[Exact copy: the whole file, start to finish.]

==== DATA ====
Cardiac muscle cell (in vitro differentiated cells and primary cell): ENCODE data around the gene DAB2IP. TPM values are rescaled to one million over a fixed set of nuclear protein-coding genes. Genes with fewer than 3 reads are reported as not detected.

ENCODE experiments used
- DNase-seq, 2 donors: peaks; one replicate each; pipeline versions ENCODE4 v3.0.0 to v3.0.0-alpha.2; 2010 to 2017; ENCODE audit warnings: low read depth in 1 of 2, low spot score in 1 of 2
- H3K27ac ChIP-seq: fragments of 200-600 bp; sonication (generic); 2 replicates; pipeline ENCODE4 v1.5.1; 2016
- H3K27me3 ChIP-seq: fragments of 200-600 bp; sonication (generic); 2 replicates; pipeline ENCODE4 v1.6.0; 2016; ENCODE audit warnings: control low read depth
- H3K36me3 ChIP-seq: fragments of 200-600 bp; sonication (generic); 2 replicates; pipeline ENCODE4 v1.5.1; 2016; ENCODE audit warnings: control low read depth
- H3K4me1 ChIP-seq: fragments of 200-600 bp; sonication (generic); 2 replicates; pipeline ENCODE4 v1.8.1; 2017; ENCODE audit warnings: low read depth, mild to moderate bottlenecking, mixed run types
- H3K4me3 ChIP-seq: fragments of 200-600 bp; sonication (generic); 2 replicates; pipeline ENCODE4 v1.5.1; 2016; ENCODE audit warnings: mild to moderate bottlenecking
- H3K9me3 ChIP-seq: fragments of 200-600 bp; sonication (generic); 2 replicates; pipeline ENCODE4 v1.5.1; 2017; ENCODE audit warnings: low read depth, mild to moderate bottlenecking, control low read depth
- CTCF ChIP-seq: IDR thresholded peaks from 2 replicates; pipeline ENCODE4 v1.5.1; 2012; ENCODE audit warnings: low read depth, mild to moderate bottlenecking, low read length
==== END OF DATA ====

Cardiac muscle cell (in vitro differentiated cells and primary cell): ENCODE data around the gene DAB2IP. TPM values are rescaled to one million over a fixed set of nuclear protein-coding genes. Genes with fewer than 3 reads are reported as not detected.

ENCODE experiments used
- DNase-seq, 2 donors: peaks; one replicate each; pipeline versions ENCODE4 v3.0.0 to v3.0.0-alpha.2; 2010 to 2017; ENCODE audit warnings: low read depth in 1 of 2, low spot score in 1 of 2
- H3K27ac ChIP-seq: fragments of 200-600 bp; sonication (generic); 2 replicates; pipeline ENCODE4 v1.5.1; 2016
- H3K27me3 ChIP-seq: fragments of 200-600 bp; sonication (generic); 2 replicates; pipeline ENCODE4 v1.6.0; 2016; ENCODE audit warnings: control low read depth
- H3K36me3 ChIP-seq: fragments of 200-600 bp; sonication (generic); 2 replicates; pipeline ENCODE4 v1.5.1; 2016; ENCODE audit warnings: control low read depth
- H3K4me1 ChIP-seq: fragments of 200-600 bp; sonication (generic); 2 replicates; pipeline ENCODE4 v1.8.1; 2017; ENCODE audit warnings: low read depth, mild to moderate bottlenecking, mixed run types
- H3K4me3 ChIP-seq: fragments of 200-600 bp; sonication (generic); 2 replicates; pipeline ENCODE4 v1.5.1; 2016; ENCODE audit warnings: mild to moderate bottlenecking
- H3K9me3 ChIP-seq: fragments of 200-600 bp; sonication (generic); 2 replicates; pipeline ENCODE4 v1.5.1; 2017; ENCODE audit warnings: low read depth, mild to moderate bottlenecking, control low read depth
- CTCF ChIP-seq: IDR thresholded peaks from 2 replicates; pipeline ENCODE4 v1.5.1; 2012; ENCODE audit warnings: low read depth, mild to moderate bottlenecking, low read length